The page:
As you can see, NOT ALL reviewers are hardcore Nvidia fanboys, to try to emphasize in a specific area of GSync vs Freesync performance and make it look like that is the most important thing in the world.

I see more and more and MORE reviews contradicting your fanboy conclusions. You can continue to show and advertise your absolute support for Nvidia's GSync for use on an ultra hi end system, for smooth gaming at 20 fps, but I don't think that this helps the site's reputation.

August 24, 2015 | 11:28 PM - Posted by Allyn Malventano

That would be a valid argument if most of the FreeSync panels had a lower limit of 30. They don't. There are also plenty of occasions where game engines stall or intermittently slow their frame rate as other processes are loading the CPU (in-line level loads, etc).

Also, let's take a look at the paragraph above the one you quoted:

"Upping the detail level to Ultra reduced the frame rate to around 35. The only difference was a tiny bit more judder, but no apparent rise in input lag. Tearing was still non-existent."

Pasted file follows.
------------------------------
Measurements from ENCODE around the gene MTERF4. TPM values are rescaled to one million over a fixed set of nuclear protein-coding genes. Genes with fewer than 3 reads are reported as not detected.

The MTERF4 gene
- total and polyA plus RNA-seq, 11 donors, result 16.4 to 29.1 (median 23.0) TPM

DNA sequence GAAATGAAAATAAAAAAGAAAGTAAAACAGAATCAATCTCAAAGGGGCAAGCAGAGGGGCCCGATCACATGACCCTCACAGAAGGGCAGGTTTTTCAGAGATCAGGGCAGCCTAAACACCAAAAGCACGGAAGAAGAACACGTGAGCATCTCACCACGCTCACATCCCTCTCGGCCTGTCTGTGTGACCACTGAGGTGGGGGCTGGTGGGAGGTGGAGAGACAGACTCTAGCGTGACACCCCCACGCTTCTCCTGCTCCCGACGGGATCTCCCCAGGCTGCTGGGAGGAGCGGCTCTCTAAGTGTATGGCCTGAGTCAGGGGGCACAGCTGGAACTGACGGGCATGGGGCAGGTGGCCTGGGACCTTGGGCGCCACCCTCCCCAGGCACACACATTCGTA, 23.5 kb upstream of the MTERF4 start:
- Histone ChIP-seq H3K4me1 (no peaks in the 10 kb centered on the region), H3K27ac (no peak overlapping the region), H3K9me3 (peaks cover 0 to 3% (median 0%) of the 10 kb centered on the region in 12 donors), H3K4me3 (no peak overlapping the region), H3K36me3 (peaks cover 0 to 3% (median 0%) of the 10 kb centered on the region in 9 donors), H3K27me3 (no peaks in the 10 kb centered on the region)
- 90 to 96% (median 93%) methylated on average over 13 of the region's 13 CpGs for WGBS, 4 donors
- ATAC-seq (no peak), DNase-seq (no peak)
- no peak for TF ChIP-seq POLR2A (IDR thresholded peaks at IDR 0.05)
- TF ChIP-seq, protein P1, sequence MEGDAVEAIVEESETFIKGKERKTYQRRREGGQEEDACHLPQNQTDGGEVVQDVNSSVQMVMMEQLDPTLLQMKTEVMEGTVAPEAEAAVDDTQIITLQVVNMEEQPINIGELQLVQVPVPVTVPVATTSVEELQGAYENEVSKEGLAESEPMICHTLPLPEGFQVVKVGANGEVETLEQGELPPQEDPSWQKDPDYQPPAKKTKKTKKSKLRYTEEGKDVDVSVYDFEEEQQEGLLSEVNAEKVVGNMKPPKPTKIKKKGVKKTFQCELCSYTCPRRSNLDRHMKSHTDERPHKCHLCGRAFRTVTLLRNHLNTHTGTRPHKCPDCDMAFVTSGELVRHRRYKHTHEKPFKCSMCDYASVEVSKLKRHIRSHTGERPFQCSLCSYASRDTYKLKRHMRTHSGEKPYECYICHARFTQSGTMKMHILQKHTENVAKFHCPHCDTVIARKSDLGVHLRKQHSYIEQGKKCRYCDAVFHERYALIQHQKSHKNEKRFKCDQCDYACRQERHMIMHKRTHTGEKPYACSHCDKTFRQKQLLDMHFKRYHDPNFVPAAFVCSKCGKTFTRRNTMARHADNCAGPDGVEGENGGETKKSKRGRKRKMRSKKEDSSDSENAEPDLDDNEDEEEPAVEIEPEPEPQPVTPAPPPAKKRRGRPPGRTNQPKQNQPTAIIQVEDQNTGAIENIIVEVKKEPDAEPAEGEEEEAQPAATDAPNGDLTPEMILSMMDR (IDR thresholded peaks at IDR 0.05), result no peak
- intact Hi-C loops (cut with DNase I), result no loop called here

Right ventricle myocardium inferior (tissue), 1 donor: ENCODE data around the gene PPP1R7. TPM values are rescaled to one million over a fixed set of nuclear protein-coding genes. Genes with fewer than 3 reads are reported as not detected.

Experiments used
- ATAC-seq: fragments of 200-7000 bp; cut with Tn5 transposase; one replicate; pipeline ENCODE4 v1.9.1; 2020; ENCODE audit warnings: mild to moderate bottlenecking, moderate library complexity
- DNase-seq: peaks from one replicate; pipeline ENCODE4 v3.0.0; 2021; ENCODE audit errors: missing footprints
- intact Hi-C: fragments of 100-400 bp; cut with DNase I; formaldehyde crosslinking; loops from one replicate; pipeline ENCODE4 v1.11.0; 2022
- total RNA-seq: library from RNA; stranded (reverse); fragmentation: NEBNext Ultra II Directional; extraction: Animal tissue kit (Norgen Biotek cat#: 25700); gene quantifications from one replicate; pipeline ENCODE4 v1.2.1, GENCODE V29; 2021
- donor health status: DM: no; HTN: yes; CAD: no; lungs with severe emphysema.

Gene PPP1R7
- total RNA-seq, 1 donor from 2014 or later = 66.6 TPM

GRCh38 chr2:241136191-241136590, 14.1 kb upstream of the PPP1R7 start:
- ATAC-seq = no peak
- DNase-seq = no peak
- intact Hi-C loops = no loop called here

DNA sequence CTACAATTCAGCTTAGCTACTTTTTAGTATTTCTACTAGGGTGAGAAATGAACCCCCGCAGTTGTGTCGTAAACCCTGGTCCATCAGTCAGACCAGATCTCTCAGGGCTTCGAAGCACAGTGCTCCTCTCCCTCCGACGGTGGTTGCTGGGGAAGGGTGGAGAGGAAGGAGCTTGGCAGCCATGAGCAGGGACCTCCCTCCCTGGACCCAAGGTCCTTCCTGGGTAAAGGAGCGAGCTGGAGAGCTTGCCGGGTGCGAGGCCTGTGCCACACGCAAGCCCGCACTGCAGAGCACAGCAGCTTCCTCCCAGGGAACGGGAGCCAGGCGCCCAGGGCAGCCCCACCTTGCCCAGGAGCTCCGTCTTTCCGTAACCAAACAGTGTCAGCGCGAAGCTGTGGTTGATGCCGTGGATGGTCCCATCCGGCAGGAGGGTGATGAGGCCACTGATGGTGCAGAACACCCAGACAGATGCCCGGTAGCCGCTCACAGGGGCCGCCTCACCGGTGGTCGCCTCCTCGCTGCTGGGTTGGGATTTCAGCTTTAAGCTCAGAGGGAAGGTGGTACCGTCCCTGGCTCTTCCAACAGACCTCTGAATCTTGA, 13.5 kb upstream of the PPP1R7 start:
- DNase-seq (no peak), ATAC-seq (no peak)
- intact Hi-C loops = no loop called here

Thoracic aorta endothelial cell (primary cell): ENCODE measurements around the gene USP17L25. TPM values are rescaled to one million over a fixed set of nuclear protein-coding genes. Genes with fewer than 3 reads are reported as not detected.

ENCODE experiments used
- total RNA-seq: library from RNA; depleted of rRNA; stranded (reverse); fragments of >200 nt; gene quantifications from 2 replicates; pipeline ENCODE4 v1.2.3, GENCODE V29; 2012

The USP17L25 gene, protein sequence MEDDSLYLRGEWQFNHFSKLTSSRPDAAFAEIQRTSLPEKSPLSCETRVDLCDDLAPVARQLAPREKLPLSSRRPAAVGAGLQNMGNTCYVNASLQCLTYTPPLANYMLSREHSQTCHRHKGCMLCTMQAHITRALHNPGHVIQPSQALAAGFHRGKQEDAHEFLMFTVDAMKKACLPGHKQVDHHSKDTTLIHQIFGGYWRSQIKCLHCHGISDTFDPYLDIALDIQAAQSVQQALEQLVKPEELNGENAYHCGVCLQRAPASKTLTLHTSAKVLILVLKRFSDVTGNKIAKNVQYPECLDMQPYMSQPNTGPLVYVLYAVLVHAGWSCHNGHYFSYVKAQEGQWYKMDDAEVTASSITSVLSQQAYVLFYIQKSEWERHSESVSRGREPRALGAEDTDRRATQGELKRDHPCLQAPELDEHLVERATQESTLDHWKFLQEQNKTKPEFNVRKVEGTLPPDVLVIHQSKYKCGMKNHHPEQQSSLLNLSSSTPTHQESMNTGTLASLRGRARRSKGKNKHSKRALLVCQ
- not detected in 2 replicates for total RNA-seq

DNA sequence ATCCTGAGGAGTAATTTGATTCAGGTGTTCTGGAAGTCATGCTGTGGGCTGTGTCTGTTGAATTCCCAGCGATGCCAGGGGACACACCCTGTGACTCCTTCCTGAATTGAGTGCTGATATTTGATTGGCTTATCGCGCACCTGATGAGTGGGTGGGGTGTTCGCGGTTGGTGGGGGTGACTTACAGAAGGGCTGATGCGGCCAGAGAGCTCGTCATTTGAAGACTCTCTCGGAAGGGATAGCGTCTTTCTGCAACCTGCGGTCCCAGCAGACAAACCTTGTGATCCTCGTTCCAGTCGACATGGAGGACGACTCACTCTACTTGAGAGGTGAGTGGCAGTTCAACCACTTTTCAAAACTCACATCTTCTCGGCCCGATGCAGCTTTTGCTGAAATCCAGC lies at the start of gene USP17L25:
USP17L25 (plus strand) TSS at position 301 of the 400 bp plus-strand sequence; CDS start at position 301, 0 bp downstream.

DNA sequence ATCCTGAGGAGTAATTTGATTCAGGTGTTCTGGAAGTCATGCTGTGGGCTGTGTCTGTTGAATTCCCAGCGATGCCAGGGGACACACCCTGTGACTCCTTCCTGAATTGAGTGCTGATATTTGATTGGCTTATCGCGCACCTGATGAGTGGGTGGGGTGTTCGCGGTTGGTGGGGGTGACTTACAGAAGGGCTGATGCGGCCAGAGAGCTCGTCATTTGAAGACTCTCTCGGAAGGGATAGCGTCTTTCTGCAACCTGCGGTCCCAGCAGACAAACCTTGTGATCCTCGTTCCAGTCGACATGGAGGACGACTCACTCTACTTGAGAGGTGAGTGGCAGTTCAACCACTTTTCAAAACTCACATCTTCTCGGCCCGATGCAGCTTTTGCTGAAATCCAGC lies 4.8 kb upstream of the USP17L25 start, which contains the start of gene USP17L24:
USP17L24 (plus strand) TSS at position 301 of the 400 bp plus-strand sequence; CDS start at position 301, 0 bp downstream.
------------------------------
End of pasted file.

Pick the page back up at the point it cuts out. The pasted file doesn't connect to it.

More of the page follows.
If you have a frame rate of 'around 35', there are plenty of occasions where an engine may dip below 30. Assuming you had a FreeSync panel with a bottom end of 30 (not all go this low), you *would* get tear or judder every time the engine dipped below that threshold. If the panel had a limit of 35, *half* of the frames drawn would be torn or juddered. That effect does not occur on GSync panels, regardless of the lower physical limit of the panel being used.

Lastly, you might reflect on your own bias prior to accusing the review site that runs ads *from both companies* of being fanboys. As tech reviewers / enthusiasts, we are naturally more enthusiastic of whoever has (in our opinion) the superior technology at that time. The pendulum shifts every so often. We change our opinions as different companies take the lead and impress us with their technology developments.